Why sure, Don. I have a lot to say on the subject.
I've been reading this topic from time to time even though I only understand every other word.
Please - dynamic control should not be an after-thought but central to your thinking, planning, building and coding.
I see no reason why a midi concertina, Anglo or otherwise could not have the feel and dynamic range of a real instrument, even a fine instrument. This matter of a very fine and quick response to dynamic changes would be key to making a pleasant playing experience for anyone, regardless of system be it Anglo, English or Duet... IMHO.
In general, the better the concertina, the softer you can play. My Bastari (inexpensive Italian beginners model Anglo) really only wants to play loud. Trying to tame those honking sounds takes a lot of work because when you get quiet, the notes just stop sounding way too soon (and also at an uneven rate). Playing with sensitivity is crude. On such an instrument, playing quietly takes more work than playing loudly. Don't build one like this.
My Jefferies (top of the line Anglo) plays like butter. The merest hint of a bellows change in pressure is instantly transmitted to the reeds from a scream down to a whisper. That's what makes it a great player. It's that fully responsive connection between what the mind conceives and what the machine delivers. I change dynamics to musically shape every note I play. Dynamics are the main expressive quality in the concertina. A narrow dynamic range in an instrument feels very dead and restrictive, not much fun to play. Please, in your work, emulate the best instruments and player abilities.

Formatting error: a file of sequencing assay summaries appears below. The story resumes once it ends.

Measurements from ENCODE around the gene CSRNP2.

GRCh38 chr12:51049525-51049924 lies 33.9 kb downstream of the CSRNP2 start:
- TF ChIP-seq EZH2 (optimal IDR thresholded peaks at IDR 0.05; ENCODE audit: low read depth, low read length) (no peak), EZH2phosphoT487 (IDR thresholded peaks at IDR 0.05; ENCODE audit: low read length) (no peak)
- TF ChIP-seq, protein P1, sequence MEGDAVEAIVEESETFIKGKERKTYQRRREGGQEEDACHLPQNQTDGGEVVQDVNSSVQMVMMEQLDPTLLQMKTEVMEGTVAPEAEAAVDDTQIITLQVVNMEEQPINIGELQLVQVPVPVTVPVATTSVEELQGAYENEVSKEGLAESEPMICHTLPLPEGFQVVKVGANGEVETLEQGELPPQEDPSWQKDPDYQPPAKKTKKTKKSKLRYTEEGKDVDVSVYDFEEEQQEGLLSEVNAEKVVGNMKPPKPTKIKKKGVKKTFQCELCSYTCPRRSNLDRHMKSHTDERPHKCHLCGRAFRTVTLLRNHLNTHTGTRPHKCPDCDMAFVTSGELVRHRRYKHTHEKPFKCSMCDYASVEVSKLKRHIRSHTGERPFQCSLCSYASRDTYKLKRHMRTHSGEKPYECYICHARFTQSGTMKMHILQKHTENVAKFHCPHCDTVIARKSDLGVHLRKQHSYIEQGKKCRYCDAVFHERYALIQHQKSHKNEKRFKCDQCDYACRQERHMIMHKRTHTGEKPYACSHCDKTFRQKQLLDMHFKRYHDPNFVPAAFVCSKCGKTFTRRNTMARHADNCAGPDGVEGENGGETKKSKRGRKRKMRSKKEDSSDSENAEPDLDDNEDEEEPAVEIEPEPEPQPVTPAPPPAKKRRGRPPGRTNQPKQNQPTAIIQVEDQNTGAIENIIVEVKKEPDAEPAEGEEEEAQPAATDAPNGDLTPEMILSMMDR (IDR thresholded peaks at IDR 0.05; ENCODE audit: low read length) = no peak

I would like to hear some kind of adjustable logarithmic algorithm that makes the bellows more or less sensitive to change at the quietest end of the dynamic spectrum... or perhaps to have several parameters of adjustments to control how sensitive a player wants to be at varying levels of loudness. That could be midi heaven.
Midi volume runs from 0 to 127. I want to be able to play expressively in the 0 to 50 range with only occasional outbursts above. That would give me the headroom needed for expressive playing and more closely approximate a real acoustic instrument that can growl and speak like a living voice.
Then there is the related issue of articulation.
If I load the bellows with pressure (in or out) and then depress a button it makes one kind of sound envelope. On the other hand, if I depress the button with no bellows pressure there is no sound. Keeping the button depressed and adding pressure makes the note sound with a different envelope depending on the pressure applied. This ability to choose which of these two articulation models is used is also key to musical sounding playing on the squeezebox and a realistic midi instrument.
The attack is quite audibly different between these two articulations and a midi controller would ideally be sensitive enough to realize these differences in the sounds. It's all just bellows pressure data plus note on and off commands. Really should not be a problem.
The reason why this is important is that all concertinas are very limited in their ability to vary the normal expressive qualities of timbre or pitch of a note... just compare their ability to that of string or wind instruments which can play around with this at will. The only expressive quality for the poor limited squeezebox is expressed in relative volume sensibilities and at that, the concertina can excel and find it's voice... if you make your midi with the capacity to play that way.
Edited by Jody Kruskal, 26 April 2016 - 02:52 AM.